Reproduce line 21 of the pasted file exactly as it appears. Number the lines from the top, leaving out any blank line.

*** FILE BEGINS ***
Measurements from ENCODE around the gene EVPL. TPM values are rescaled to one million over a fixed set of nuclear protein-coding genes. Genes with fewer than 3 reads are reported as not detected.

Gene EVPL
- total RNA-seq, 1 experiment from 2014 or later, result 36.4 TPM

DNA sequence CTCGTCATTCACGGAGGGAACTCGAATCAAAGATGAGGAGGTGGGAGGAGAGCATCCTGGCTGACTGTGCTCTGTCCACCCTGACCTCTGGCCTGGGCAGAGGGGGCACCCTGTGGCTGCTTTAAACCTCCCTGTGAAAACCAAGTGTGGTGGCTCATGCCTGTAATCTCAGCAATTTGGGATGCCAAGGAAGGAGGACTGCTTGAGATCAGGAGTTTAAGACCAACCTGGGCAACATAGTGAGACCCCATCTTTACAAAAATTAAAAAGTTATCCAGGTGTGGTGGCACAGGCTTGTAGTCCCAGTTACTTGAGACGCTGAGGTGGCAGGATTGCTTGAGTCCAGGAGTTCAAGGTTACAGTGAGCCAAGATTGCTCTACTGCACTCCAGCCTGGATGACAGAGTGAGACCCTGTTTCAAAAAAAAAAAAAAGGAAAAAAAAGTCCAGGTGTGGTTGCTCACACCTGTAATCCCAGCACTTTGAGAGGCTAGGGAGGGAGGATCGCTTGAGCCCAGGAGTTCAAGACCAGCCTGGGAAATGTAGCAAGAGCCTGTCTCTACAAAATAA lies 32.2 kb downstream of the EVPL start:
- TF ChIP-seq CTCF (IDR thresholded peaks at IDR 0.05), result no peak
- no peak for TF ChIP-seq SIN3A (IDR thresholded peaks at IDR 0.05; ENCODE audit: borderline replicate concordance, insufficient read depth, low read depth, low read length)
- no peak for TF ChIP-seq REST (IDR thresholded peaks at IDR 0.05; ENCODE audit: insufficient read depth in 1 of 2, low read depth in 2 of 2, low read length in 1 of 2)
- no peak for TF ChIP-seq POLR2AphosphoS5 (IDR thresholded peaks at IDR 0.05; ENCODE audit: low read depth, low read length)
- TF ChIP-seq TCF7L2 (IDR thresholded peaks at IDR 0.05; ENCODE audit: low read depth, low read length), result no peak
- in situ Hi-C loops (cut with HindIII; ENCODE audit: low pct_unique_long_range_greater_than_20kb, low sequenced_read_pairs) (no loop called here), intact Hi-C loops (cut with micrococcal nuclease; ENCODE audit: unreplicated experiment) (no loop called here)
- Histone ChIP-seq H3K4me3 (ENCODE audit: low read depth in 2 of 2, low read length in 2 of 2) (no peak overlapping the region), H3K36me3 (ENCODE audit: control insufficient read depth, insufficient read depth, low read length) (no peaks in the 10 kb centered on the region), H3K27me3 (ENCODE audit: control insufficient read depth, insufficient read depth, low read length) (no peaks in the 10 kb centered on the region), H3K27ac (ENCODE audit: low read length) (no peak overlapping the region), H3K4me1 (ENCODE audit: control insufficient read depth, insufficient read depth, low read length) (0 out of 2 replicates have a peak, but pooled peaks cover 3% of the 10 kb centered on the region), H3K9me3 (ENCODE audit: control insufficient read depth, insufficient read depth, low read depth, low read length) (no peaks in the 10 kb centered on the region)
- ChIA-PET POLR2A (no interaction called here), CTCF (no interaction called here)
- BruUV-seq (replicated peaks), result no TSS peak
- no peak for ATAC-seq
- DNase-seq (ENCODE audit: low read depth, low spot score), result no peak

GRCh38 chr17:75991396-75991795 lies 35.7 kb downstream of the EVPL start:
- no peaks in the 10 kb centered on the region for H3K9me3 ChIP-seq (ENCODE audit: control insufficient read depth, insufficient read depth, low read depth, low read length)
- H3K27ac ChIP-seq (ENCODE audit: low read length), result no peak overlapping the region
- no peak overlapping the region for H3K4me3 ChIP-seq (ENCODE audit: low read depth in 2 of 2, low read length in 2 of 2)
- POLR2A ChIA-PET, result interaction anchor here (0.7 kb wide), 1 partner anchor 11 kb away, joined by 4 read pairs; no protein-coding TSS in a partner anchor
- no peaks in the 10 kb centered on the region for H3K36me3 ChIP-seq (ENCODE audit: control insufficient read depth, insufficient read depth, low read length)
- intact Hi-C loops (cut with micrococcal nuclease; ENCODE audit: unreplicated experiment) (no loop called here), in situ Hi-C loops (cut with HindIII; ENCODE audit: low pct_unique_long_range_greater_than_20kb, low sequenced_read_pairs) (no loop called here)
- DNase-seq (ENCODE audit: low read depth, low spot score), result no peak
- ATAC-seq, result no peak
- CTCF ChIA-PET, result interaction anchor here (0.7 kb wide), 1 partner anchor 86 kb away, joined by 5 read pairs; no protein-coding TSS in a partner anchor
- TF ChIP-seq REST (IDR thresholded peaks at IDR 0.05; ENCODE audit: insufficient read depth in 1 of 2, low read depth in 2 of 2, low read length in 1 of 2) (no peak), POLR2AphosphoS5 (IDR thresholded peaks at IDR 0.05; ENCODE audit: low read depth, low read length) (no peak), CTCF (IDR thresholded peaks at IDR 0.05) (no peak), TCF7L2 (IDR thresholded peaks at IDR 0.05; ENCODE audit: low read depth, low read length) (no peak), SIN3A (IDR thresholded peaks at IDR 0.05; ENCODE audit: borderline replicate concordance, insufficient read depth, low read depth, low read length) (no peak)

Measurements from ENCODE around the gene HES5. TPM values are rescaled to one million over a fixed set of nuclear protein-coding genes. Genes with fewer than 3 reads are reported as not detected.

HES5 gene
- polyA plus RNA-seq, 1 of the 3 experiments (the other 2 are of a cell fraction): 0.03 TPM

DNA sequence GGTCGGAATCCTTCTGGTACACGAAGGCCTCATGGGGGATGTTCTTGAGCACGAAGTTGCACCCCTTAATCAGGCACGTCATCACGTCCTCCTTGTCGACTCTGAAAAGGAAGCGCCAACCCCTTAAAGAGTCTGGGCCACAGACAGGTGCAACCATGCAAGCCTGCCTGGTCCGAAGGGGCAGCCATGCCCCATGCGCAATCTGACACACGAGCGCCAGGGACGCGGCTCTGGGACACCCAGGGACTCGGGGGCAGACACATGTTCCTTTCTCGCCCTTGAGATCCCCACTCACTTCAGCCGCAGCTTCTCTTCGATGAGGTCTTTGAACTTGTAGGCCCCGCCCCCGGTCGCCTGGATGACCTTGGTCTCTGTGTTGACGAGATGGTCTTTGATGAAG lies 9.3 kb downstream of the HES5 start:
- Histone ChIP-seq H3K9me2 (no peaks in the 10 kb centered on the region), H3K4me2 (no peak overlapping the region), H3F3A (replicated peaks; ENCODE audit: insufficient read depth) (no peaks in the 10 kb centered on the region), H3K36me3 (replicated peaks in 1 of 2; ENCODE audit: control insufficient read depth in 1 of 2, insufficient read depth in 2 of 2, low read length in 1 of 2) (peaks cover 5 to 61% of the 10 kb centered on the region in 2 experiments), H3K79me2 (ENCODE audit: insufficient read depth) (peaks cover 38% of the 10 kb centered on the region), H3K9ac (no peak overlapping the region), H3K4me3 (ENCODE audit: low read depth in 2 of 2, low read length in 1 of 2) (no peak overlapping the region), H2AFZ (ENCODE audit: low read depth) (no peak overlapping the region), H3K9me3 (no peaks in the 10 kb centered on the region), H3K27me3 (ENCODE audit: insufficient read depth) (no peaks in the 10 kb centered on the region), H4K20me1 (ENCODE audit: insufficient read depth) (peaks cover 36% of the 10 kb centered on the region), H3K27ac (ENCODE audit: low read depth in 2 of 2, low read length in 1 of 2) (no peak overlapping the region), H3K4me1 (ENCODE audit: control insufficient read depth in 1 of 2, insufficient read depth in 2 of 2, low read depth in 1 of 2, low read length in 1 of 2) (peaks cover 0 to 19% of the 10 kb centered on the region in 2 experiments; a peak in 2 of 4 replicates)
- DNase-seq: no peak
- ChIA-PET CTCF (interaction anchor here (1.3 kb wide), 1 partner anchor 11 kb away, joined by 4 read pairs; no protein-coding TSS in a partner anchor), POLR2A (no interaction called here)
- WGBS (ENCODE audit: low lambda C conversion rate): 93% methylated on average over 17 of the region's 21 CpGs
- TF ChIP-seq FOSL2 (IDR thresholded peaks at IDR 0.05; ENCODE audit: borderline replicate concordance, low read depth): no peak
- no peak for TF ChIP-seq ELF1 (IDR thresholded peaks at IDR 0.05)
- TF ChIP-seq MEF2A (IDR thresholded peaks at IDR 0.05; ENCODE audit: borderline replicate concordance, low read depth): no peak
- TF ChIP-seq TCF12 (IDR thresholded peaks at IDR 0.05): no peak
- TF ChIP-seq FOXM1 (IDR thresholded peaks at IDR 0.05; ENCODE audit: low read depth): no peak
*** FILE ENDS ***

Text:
- no peaks in the 10 kb centered on the region for H3K36me3 ChIP-seq (ENCODE audit: control insufficient read depth, insufficient read depth, low read length)